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UK referendum: Britain votes to leave EU

The UK voted to leave the European Union after its referendum Thursday by a margin of 52 percent to 48 percent.

The UK has voted to leave the European Union after its referendum Thursday by a margin of 52 percent to 48 percent.

Scotland and Northern Ireland voted overwhelmingly to remain in the bloc, while England and Wales largely voted to leave. That fueled pressure for referendums on both territories leaving the United Kingdom.

“I think an independence referendum is now highly likely,” Scotland First Minister Nicola Sturgeon said, calling it “democratically unacceptable” for Scotland to be forced out despite a regional majority voting to stay in.

After the vote tally was completed, British Prime Minister David Cameron, who led the remain campaign, announced plans to step down by October in a statement Friday.

“I will do everything I can as prime minister to steady the ship over the coming weeks and months,” Cameron said. “But I do think it would be right for me to try to be the captain that steers our country to its next destination.”

“Dare to dream that the dawn is breaking on an independent United Kingdom,” U.K. Independence Party leader and Leave campaign supporter Nigel Farage said.

“This is a crushing decision,” Labour legislator Keith Vaz said. “This is a terrible day for Britain and a terrible day for Europe. In 1,000 years, I would never have believed that the British people would vote for this.”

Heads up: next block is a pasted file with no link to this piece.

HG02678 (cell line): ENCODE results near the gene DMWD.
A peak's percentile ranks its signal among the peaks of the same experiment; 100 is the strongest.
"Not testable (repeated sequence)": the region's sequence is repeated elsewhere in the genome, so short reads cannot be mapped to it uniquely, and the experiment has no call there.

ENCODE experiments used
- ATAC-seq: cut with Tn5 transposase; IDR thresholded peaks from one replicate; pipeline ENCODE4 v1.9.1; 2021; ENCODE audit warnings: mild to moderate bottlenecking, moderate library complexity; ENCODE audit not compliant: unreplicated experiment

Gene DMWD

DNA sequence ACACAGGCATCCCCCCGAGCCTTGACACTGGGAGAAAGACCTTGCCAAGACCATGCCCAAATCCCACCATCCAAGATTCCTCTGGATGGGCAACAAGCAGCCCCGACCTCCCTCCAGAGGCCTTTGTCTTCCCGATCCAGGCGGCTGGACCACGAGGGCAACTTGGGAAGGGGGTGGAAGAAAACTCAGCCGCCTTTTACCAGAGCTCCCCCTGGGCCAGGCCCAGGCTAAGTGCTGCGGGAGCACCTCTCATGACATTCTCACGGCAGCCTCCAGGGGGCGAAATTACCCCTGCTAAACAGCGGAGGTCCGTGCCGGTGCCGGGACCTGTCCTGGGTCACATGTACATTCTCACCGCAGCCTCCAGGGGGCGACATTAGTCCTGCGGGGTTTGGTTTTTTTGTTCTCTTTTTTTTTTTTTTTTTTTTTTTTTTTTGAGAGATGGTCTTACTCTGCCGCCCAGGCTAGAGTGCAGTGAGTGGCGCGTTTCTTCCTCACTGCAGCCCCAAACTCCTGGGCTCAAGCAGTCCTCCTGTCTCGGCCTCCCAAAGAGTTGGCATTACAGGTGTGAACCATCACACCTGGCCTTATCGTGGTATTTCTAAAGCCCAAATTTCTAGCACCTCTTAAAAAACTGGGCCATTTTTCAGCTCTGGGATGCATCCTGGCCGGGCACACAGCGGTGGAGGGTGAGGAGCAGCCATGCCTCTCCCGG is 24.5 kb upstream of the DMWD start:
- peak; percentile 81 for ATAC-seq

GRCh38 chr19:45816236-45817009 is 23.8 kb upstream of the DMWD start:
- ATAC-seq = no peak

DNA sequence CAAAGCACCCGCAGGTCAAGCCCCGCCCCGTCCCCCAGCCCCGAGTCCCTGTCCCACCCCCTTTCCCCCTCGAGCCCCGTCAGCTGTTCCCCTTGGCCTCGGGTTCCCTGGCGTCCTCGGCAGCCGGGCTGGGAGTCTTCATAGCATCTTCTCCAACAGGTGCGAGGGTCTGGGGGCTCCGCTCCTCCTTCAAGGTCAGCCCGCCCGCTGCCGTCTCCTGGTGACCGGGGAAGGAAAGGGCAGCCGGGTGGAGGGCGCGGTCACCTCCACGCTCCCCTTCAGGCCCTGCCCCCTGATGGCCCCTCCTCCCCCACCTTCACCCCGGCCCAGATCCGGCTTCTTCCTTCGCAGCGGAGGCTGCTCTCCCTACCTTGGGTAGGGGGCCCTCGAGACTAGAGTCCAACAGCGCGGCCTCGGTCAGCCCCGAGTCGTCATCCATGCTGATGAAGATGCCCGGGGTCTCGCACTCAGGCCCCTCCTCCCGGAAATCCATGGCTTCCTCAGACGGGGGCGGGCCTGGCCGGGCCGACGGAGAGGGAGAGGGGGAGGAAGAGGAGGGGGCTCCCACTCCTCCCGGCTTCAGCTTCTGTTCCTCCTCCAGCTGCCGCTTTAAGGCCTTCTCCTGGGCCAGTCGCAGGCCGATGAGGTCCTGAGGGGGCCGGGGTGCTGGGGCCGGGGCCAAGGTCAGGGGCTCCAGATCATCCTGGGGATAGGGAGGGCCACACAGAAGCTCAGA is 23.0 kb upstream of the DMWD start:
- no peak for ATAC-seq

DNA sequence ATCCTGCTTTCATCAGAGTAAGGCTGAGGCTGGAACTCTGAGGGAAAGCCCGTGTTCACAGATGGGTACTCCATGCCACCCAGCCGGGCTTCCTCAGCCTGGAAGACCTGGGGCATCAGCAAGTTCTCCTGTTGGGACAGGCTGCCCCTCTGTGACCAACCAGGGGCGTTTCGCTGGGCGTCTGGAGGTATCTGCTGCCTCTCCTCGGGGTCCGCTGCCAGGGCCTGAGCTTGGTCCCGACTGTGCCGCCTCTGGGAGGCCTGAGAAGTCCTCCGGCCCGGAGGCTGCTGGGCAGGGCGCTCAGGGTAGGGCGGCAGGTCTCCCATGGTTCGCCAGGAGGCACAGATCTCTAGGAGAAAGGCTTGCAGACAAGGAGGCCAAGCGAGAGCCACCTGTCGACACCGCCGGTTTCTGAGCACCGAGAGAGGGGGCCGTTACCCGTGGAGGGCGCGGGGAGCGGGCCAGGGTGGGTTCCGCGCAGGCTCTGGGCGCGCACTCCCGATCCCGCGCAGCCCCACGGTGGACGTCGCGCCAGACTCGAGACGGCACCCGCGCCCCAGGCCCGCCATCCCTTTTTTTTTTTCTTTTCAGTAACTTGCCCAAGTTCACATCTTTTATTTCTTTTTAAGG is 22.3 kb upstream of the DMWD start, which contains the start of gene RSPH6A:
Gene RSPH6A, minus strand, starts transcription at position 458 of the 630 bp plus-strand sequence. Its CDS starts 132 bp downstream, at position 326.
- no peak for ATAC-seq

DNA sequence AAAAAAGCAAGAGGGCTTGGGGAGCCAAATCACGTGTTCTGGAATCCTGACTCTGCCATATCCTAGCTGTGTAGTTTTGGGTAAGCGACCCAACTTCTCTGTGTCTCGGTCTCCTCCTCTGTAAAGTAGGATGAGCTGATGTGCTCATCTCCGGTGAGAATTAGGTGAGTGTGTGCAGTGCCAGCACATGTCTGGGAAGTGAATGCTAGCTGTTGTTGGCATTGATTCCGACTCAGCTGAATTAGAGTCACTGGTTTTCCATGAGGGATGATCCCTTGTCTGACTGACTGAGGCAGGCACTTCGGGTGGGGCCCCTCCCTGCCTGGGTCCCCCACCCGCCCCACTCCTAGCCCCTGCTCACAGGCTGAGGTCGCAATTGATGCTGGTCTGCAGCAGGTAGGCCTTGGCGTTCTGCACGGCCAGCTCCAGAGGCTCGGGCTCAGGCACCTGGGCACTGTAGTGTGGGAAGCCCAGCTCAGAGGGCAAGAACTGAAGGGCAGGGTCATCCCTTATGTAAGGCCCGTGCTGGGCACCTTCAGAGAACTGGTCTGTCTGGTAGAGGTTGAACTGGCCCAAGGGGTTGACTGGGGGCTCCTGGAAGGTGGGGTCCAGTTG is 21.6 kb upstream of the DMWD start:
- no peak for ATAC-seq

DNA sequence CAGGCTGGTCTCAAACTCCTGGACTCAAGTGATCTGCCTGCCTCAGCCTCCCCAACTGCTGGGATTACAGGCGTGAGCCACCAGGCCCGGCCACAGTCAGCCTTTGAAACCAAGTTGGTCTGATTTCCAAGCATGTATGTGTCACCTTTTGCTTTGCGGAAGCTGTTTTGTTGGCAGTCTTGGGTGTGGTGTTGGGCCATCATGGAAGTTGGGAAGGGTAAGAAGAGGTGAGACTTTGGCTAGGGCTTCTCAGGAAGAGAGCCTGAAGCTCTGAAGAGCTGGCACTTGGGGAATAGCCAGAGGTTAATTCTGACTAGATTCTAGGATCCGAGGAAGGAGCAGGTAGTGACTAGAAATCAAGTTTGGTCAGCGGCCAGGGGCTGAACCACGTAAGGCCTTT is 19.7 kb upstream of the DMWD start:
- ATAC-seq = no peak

European leaders acknowledged that the British vote would further limit their ability to move forward with integration in the region.

“Today marks a turning point for Europe,” German Chancellor Angela Merkel said. “It is a turning point for the European unification process.”

The value of the British pound and international stocks plummeted as results streamed in. Bank of England head Mark Carney pledged Friday that the bank took “all the necessary steps to prepare.”

An estimated 46,499,537 people were entitled to take part in the vote, according to figures from the Electoral Commission.

On the ballot paper, voters were asked: “Should the United Kingdom remain a member of the European Union or leave the European Union?”


Polling stations opened at 7 a.m. local time (2 a.m. EDT) and closed at 10 p.m. local time.


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